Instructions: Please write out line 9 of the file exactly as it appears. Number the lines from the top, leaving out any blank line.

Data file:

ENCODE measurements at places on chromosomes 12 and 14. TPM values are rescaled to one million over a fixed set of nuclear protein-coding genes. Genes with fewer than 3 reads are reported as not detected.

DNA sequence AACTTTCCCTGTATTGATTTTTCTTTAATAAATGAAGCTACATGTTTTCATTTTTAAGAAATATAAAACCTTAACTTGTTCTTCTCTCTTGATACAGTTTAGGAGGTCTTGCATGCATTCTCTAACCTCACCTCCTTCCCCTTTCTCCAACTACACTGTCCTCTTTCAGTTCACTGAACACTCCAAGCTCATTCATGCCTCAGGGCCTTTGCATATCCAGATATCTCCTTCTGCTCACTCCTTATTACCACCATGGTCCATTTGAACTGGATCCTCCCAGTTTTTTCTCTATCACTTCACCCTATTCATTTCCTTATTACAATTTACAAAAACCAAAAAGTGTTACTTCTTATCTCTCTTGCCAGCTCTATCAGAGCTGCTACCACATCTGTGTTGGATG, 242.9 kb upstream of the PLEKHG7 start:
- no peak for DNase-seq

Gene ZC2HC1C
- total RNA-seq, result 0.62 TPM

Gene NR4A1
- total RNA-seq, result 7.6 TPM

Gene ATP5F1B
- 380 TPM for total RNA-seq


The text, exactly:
- 380 TPM for total RNA-seq